Silicon-containing asteroids can be used for cheap protection of manned spacecraft from radiation – if only we learn how to extract the necessary minerals from them and build directly in orbit.
Today, cosmic radiation is one of the key problems that seriously impede the development of manned space exploration beyond the limits of near-earth orbit. Calculations show that during the journey to Mars and back – even in the absence of extreme events – the astronauts will receive such a dose of radiation that ordinary people receive in their entire life.
Therefore, all projects of such missions provide for one or another method of protection: for example, improved versions of aluminum structural parts that shield radiation from the ISS. However, a higher level of protection makes such screens extremely heavy, and ships – expensive to launch from Earth. Therefore, Leos Pohl and Daniel Britt suggest using material that can be taken right in space. Scientists write about this in an article published by the journal Advances in Space Research.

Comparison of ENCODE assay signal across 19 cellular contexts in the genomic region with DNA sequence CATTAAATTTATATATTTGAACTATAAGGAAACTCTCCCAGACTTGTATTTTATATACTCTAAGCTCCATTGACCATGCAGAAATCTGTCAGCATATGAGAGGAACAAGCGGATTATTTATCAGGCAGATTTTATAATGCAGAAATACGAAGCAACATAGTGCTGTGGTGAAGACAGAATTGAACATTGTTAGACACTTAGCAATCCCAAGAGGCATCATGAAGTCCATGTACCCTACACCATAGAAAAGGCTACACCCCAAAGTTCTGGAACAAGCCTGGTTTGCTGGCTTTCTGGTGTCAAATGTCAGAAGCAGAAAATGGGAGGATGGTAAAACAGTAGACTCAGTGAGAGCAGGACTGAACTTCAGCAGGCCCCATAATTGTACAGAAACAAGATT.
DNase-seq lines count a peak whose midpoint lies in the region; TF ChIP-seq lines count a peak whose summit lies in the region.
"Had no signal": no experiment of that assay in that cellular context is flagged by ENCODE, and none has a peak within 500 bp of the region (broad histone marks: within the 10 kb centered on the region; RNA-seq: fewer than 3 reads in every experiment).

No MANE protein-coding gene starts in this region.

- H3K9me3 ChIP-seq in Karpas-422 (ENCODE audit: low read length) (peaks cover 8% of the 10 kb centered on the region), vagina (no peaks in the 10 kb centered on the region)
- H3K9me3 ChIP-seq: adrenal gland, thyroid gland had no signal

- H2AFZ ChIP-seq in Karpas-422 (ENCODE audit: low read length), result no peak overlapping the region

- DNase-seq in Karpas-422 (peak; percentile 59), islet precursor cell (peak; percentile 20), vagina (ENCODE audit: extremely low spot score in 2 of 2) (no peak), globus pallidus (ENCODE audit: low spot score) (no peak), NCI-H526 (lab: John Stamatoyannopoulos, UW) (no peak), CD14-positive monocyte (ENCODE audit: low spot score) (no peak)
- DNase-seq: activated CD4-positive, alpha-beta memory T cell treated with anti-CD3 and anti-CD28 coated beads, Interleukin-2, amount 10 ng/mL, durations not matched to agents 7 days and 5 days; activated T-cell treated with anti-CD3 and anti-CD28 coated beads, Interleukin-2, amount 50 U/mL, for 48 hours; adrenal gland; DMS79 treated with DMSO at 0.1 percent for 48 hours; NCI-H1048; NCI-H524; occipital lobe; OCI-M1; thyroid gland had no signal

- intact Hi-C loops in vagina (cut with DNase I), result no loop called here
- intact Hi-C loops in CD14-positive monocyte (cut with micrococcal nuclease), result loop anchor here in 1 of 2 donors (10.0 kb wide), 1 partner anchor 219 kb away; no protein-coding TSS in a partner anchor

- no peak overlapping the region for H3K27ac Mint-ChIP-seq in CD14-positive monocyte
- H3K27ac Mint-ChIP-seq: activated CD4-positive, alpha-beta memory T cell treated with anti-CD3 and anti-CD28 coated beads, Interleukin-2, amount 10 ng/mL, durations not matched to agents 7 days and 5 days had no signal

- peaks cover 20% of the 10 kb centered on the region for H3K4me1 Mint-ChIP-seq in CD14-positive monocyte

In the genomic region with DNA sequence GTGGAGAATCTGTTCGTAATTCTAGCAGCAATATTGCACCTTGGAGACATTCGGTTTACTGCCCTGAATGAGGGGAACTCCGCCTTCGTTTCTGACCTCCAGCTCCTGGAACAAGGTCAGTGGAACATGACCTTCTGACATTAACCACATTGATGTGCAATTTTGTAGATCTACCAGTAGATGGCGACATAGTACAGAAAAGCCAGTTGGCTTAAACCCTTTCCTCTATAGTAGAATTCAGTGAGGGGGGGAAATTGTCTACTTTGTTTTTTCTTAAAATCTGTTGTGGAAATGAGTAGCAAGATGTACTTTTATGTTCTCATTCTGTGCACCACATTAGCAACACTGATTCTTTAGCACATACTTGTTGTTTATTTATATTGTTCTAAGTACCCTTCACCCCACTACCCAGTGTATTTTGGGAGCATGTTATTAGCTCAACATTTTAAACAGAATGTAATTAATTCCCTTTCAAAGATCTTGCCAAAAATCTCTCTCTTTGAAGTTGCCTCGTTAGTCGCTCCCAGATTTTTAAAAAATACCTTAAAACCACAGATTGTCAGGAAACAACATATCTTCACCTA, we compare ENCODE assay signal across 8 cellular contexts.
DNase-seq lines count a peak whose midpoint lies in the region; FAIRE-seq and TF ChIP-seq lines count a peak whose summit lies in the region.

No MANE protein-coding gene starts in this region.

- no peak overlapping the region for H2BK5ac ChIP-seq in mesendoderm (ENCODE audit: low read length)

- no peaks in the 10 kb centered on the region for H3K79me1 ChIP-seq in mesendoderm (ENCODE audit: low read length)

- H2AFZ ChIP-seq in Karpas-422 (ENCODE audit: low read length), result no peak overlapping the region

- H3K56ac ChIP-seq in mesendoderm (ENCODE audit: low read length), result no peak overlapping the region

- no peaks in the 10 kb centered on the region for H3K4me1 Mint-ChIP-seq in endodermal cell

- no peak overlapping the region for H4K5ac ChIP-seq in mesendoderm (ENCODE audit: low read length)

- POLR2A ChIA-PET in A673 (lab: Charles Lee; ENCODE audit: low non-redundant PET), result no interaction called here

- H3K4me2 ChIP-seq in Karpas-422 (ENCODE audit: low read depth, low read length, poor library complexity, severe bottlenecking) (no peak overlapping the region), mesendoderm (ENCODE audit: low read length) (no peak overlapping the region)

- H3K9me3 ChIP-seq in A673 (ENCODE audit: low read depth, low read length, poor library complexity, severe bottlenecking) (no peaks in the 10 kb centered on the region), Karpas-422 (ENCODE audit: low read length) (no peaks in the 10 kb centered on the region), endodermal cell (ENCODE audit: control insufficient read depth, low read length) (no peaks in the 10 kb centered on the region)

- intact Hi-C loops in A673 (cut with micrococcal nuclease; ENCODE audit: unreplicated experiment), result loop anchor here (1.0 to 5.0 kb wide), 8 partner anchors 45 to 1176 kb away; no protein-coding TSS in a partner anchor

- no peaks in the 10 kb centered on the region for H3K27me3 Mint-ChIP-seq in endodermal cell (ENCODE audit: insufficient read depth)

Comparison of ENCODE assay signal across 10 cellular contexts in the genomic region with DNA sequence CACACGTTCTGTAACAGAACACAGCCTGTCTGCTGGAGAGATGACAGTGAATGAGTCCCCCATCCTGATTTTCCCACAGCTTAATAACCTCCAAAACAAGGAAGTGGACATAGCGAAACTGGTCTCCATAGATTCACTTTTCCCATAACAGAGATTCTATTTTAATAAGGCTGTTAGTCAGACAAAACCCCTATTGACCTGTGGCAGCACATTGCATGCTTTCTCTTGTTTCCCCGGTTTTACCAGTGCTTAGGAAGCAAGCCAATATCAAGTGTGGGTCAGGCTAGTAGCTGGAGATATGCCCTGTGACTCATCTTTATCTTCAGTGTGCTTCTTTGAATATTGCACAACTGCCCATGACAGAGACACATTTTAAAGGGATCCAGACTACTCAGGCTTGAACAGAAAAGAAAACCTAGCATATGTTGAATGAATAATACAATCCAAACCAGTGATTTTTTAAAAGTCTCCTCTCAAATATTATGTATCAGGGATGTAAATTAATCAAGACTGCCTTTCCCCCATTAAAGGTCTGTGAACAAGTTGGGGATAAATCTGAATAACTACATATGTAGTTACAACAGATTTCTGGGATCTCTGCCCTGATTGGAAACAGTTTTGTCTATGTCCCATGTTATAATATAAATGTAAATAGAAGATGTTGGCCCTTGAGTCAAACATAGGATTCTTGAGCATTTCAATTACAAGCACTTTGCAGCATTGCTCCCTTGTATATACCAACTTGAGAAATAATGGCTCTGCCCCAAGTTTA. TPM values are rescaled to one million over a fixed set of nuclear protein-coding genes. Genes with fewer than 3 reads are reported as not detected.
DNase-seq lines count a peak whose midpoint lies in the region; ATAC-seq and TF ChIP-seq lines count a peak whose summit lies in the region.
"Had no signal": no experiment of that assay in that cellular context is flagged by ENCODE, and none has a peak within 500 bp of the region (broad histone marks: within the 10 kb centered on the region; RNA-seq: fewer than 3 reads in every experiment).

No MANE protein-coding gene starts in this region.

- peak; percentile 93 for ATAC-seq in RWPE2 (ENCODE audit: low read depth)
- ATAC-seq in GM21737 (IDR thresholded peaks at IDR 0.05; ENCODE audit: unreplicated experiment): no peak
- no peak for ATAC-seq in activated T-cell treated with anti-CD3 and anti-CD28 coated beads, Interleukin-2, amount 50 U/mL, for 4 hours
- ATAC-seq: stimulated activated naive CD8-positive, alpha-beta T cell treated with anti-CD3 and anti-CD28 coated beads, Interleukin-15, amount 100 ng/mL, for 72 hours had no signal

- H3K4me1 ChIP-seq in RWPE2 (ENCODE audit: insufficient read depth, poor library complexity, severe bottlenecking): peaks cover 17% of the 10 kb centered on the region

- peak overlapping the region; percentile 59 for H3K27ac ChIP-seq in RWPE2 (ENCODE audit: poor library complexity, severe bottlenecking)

The fact is that some asteroids are quite rich in silicates, which absorb rather effectively cosmic-ray and solar-wind particles, mainly protons and helium nuclei (alpha particles). The experiments that Britt and Paul conducted in the laboratory showed that such silicates are 10 percent more efficient in accomplishing this task than even aluminum.
Therefore, scientists voiced the idea of ”completing” ships for manned missions right in flight. Light and unprotected, they will not be so expensive in launching into orbit, after which asteroids will be “fitted” to them, from which they will then collect the necessary shielding. However, many technical details and complexities associated with this scheme are still unclear. Perhaps their solution will become much more expensive than using old good aluminum or simply water.